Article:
Remsheet At the beginning of the week, the approach of the two major planets Jupiter and Saturn can be seen in the sky. Peter Stolson of the Rimsheet Astronomical Society says that such an event only happens once every 20 years.
The pre-Christmas sky has something special to offer this year: the two largest planets in our solar system, Jupiter and Saturn, have a great connection to each other when viewed from Earth.
Next Monday, December 21 (5 p.m. CET), just in time for the winter solstice, the two gas giants will reach a state of close approach. The apparent distance between two planets, with the naked eye, is no more than the diameter of a 1-cent coin seen from a distance of ten meters. The two planets will then appear as one.
As Peter Stolson of the Remsheet Astronomical Society explains, such a connection occurs every 20 years. The so-called triple fusion is very rare, with Jupiter and Saturn approaching three times in a short period of time. “Such an event was last observed in 1980/81 and will not be seen again until 2239. Some astronomers believe that such an apparent approach in the year seven BC was responsible for the then indescribable event of the star of Bethlehem.”
This year’s simple fusion is even more special because the planets are not approaching as often as they are now. Jupiter and Saturn were close in the last few days of the Middle Ages. Their actual distance is approx. 330 million kilometers, the distance between the earth and the sun is twice as long. This patch is best 15 minutes after sunset. After a while, at 6.30pm, the two giants disappear back to the horizon. So the time window for visitors is very short.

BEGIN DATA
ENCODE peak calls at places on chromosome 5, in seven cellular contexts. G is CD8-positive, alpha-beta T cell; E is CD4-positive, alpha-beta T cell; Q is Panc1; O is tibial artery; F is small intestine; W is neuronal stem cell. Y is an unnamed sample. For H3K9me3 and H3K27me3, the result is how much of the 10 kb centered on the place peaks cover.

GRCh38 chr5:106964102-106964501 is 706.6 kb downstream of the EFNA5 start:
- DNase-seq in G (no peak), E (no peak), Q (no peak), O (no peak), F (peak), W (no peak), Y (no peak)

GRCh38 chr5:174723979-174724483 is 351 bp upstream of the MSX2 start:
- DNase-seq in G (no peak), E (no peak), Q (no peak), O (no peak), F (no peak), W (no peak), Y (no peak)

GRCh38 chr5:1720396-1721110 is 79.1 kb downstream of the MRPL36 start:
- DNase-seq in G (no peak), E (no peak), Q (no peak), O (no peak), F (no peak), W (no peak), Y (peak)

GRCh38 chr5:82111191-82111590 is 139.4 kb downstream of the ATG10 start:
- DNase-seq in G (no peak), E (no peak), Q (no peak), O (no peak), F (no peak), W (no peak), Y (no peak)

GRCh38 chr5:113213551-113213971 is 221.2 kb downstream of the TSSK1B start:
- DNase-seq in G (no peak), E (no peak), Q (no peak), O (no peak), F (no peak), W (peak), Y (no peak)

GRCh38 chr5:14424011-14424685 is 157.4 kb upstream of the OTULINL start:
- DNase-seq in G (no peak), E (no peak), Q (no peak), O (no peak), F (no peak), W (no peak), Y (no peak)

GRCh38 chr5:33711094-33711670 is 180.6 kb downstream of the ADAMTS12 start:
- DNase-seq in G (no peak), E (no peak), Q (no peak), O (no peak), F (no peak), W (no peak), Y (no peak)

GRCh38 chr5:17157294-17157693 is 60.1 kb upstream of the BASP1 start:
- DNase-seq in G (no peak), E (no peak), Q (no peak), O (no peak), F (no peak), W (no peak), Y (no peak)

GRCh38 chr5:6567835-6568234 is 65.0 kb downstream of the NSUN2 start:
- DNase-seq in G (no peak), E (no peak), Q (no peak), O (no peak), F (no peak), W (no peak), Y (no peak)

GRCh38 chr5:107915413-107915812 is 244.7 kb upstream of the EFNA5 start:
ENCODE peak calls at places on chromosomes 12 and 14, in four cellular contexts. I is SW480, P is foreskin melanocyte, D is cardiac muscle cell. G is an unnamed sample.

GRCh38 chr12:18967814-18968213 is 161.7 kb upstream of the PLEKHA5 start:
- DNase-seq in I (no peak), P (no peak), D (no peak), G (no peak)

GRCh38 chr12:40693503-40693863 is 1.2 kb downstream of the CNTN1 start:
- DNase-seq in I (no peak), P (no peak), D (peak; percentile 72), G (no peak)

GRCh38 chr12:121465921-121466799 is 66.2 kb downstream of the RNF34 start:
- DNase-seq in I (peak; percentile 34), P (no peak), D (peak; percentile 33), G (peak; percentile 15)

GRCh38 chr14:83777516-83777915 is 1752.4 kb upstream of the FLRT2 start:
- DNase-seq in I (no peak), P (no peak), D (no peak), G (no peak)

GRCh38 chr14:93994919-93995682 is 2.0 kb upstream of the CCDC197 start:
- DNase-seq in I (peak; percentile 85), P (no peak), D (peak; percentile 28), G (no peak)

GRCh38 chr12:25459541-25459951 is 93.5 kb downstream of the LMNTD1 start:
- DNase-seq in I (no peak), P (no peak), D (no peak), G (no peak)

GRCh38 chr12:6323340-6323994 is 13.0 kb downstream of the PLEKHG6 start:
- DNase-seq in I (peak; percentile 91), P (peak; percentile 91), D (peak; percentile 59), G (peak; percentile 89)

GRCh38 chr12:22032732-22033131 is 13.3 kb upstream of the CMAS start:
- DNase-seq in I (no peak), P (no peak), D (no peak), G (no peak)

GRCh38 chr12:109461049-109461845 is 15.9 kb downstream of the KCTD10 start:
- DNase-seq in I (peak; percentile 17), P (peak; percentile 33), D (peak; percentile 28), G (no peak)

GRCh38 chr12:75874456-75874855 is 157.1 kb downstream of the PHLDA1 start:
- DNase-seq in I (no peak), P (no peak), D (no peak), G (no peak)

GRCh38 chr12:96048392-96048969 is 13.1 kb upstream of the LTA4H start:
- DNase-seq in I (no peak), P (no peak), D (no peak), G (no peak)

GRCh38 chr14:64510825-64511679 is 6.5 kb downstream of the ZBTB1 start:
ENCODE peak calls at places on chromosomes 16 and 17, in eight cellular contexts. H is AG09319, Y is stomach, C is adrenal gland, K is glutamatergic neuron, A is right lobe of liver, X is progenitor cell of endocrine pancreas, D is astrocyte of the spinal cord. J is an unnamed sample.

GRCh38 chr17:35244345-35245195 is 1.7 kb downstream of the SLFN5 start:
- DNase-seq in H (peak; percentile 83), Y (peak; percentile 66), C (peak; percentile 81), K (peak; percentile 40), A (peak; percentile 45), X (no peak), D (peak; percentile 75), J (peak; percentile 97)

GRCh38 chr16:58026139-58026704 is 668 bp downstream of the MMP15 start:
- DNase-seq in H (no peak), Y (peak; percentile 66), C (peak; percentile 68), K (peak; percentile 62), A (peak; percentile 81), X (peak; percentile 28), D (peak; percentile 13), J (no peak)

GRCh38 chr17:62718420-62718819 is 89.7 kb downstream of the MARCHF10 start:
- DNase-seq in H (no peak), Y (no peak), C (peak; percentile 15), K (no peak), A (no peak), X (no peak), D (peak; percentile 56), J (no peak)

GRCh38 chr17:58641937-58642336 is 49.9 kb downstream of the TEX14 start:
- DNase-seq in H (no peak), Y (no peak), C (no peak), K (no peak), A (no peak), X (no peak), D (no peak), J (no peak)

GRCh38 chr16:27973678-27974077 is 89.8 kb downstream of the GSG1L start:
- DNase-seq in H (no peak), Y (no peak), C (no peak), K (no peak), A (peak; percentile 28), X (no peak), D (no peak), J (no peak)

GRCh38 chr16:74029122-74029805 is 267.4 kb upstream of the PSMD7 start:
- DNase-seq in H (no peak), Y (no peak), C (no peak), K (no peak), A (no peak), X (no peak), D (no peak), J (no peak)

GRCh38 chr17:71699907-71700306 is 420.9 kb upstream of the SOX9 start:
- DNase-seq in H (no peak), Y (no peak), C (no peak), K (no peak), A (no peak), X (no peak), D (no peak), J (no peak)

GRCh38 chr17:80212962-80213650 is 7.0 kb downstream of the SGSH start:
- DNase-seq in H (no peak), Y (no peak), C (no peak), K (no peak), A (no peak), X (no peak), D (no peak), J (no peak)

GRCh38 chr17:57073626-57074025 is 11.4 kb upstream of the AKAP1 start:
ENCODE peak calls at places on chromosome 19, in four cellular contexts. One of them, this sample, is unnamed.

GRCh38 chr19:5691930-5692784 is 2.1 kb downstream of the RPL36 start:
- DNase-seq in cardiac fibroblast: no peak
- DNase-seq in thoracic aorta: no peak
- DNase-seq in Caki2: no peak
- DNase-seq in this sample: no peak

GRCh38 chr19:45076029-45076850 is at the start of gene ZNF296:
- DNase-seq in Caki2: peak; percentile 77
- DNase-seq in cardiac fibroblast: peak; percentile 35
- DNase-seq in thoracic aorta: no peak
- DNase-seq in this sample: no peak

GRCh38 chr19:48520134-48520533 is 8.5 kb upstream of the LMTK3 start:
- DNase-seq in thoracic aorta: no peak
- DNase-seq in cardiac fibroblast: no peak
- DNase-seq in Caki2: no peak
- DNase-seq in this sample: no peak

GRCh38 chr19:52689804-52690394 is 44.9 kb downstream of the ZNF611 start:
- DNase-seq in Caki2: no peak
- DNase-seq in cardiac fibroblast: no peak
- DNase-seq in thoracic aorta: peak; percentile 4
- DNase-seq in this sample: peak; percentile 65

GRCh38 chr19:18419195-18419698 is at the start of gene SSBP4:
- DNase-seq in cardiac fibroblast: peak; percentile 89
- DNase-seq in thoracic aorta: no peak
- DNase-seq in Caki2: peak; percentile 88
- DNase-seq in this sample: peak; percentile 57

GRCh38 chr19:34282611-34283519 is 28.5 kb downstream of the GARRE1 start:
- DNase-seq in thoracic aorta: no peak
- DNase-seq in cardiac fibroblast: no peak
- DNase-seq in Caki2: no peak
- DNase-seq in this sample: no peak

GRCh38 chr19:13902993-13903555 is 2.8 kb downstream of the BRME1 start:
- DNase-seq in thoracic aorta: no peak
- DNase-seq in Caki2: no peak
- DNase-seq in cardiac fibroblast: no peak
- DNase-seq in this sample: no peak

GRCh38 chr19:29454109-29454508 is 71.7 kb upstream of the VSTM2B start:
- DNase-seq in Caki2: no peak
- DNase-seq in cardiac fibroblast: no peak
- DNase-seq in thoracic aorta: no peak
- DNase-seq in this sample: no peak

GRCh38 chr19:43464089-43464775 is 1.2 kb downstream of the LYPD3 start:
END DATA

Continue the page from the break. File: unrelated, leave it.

In addition, a cloudless view of the southwest horizon in the direction of the Aquarius galaxy is essential. An environment with little light is recommended for better monitoring. So you have to be a little lucky to see the rare sky view. However, if it is successful, the larger and brighter moons of the two planets can be seen with a telescope (10 x 50): Europe, Io, Canmeet, Titan.
Incidentally, Peter Stolson recommends the following settings for photographers who want to take a picture of the link: 400 ASA, 50mm lens, aperture 2/8, exposure time four seconds. “So you can take a perfect photo of the link with a clear view,” says Peter Stolson.
He will experience the close-up between Thursday and Saturday at Rimsheet Labs on Monday. “Unfortunately, we’ve not allowed the audience in,” Peter apologizes to Stolson – adding: “I’ll be back next time.” It will be October 31, 2040.